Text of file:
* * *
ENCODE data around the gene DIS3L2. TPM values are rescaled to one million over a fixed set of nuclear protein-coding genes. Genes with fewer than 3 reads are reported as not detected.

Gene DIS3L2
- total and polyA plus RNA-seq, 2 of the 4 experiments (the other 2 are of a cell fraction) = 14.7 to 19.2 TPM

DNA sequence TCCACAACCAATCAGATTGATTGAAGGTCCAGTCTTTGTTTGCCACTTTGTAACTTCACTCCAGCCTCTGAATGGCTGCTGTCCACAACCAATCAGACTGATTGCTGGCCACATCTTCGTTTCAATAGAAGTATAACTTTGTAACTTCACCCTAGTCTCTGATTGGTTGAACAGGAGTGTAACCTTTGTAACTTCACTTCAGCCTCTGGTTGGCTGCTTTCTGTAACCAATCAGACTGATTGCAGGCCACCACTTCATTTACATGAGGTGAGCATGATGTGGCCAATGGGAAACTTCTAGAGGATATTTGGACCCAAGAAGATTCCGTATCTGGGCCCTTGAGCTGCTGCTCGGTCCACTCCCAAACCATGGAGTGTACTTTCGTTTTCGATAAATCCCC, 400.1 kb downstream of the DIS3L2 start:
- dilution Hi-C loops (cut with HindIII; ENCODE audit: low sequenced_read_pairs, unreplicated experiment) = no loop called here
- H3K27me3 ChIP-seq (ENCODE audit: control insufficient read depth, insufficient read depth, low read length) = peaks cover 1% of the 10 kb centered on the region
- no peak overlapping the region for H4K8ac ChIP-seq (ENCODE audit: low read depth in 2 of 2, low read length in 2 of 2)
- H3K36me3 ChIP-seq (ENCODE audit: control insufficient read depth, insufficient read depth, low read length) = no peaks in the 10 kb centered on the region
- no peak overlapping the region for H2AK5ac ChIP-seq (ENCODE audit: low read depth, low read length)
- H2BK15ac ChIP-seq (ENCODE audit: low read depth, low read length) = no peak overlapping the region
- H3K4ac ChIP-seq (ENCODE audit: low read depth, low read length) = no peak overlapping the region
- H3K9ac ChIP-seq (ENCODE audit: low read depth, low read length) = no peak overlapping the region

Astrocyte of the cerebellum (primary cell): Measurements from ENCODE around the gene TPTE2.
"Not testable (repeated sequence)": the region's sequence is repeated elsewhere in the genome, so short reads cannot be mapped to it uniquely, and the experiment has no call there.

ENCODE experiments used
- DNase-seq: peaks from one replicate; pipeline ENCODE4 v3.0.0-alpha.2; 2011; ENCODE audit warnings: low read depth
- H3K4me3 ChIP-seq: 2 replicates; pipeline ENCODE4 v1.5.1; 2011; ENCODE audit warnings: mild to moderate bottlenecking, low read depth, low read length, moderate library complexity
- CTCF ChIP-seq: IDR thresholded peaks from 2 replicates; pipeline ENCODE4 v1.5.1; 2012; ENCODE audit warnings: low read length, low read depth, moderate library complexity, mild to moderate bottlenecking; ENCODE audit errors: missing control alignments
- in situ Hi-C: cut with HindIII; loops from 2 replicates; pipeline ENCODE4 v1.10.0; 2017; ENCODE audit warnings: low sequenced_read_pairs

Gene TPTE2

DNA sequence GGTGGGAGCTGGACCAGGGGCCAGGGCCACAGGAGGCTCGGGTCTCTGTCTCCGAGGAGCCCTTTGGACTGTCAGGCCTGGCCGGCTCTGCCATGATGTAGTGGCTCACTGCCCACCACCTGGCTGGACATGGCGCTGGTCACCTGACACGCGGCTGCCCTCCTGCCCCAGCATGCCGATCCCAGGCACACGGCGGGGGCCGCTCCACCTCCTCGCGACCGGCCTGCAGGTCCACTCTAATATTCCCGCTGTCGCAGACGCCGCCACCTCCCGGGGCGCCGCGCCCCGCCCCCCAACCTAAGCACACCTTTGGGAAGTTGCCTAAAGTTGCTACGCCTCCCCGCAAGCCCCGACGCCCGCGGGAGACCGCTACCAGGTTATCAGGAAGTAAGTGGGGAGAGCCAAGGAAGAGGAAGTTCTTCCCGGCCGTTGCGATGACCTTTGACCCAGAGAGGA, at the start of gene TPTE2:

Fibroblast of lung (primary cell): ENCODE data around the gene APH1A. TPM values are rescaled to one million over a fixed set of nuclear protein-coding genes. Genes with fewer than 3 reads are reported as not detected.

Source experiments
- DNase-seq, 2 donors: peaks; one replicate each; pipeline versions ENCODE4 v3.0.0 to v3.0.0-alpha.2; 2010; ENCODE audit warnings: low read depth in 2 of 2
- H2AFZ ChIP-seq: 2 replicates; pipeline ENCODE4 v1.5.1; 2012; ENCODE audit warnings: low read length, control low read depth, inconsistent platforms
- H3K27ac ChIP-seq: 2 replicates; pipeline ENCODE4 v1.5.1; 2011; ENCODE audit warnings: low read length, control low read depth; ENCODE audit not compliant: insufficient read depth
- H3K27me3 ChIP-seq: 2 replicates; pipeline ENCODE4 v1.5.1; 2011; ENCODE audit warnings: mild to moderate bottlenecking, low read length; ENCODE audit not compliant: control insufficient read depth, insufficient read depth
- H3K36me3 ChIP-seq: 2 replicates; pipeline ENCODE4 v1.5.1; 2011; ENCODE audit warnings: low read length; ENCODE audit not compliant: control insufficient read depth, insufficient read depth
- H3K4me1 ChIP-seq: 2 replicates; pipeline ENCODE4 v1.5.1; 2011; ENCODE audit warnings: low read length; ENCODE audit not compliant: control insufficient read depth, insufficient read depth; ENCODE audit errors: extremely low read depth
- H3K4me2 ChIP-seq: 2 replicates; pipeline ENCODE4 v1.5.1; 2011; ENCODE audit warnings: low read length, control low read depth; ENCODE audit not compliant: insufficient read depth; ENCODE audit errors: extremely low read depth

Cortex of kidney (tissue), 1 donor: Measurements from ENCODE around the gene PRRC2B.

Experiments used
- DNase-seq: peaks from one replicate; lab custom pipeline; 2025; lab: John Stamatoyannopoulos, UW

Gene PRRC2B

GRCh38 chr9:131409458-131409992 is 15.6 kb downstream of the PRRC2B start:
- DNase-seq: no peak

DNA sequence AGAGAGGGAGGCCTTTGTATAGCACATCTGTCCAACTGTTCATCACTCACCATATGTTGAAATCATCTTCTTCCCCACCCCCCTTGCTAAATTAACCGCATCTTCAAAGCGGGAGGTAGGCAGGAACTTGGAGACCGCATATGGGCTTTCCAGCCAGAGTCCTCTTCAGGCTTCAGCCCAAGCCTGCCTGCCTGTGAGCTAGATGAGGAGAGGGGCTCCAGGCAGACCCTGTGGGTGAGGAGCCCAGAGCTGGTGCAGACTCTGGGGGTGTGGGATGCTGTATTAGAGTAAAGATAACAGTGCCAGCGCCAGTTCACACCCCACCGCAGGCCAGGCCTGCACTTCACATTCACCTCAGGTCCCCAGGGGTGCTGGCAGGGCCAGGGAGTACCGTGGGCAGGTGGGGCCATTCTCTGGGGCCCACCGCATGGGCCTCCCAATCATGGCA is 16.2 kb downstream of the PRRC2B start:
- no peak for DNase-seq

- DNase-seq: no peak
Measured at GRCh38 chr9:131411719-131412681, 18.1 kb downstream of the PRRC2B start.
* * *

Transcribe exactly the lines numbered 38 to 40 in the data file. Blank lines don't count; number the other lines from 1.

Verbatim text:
- no peak for DNase-seq

- DNase-seq: no peak
Measured at GRCh38 chr9:131411719-131412681, 18.1 kb downstream of the PRRC2B start.